The Lost Pilot

by James Tate

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The Poem

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“The Lost Pilot” is a poem in free verse, its forty-eight lines divided into sixteen stanzas, each of which is three lines in length. The title, along with the dedication to the poet’s father (emphasizing the fact that the father died at the extremely young age of twenty-two), establishes a mood of loss both violent and tragic. The loss of a pilot suggests the loss of direction and control. The loss of a pilot/father foreshadows the great personal grief and bewilderment with which the poet will struggle throughout the length of the poem.

Appropriately, the poem is written in the first person, which allows great immediacy of emotion and brings the reader close to the intense and complex relationship of the poet to his lost father. The complexity of grief is at the very heart of the elegiac tradition in poetry, a tradition which seeks to reconcile the living to the reality of death. It is fitting, then, that this poem is addressed directly to the lost father, as only he can know the answers to those questions generated by his son’s feelings and bewilderment.

The poem begins with a startling declaration: “Your face did not rot/ like the others.” The sudden and shocking physical nature of this statement re-creates for the reader the emotional tenor of the pilot’s death and the son’s bereavement. It also characterizes the desperate tone of the elegy as the son seeks some consolation, however unlikely or grotesque. As the pilot died young and, presumably, in flames, his body did not suffer the deterioration either of age or of interment, fates which people in general and, as the poem goes on to explain, the lost pilot’s surviving crewmen in particular, must eventually confront. Surely, this is a meager consolation, but then the unique circumstances of the poet’s loss are bitterly deprived of ordinary comfort.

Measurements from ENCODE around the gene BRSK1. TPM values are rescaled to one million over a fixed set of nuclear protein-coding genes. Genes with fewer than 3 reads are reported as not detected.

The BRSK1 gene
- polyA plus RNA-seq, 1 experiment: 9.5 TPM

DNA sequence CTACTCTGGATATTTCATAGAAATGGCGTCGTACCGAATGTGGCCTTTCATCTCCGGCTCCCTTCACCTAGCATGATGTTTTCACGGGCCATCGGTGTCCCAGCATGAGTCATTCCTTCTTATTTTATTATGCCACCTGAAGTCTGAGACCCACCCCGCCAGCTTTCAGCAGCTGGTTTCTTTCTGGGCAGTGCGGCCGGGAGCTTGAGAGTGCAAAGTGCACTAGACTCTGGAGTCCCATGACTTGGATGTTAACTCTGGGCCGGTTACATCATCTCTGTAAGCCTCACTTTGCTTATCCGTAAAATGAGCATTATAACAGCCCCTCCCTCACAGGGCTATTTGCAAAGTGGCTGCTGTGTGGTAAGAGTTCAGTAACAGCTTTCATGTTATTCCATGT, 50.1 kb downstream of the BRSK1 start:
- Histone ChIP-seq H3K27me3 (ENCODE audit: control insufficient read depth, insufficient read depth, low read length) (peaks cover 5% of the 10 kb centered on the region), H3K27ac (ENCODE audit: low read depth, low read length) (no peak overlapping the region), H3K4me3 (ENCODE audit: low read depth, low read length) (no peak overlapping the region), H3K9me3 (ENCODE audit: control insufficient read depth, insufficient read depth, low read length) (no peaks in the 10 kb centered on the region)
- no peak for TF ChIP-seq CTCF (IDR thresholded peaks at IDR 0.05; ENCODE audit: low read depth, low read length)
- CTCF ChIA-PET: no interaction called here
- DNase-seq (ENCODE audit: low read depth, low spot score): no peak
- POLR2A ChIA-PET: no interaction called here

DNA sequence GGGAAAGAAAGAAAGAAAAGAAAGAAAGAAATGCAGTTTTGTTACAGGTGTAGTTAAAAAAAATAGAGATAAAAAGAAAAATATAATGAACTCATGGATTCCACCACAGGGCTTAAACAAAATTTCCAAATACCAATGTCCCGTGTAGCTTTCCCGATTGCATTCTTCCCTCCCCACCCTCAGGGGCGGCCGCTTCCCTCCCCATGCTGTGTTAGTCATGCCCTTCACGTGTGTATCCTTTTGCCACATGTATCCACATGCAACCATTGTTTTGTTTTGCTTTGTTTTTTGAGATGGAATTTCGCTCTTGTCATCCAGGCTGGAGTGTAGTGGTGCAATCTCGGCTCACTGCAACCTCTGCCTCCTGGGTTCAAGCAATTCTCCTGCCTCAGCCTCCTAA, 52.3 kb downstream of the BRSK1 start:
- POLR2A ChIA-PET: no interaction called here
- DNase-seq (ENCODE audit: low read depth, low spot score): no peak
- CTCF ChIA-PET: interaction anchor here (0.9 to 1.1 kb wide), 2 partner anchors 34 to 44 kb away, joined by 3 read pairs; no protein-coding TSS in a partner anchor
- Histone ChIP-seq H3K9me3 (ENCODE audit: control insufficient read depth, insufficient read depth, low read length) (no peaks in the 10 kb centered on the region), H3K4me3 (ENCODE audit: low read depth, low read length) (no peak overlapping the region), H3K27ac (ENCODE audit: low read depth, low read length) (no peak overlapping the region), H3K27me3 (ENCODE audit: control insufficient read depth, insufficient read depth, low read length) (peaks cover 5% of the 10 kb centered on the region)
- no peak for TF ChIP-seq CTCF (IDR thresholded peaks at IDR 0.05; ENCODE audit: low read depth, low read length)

The poem continues as the poet gives voice to the injustice of his father’s death, comparing the wrong he suffered to the sufferings of Job. Yet it is his own bereft situation to which the poet must somehow become reconciled, so in the body of the poem, he gives specific voice to his own doubts, hopes, and despair. He tries to talk his father down, out of the sky from which he never returned, hoping to receive from him the information and guidance every son desires from his father. In his desperation, he even bargains with the lost pilot, promising to keep their proposed reunion a secret from his father’s widow and surviving crewmen. He receives no word in reply. In the closing stanzas, the poet is left alone with his grief, feeling that his eternally young, romantic father is somehow more alive in his mysteriousness than is he himself in his all-too-real bereavement. In the end, he accepts the silence of his misfortune only because he has no other choice.

Forms and Devices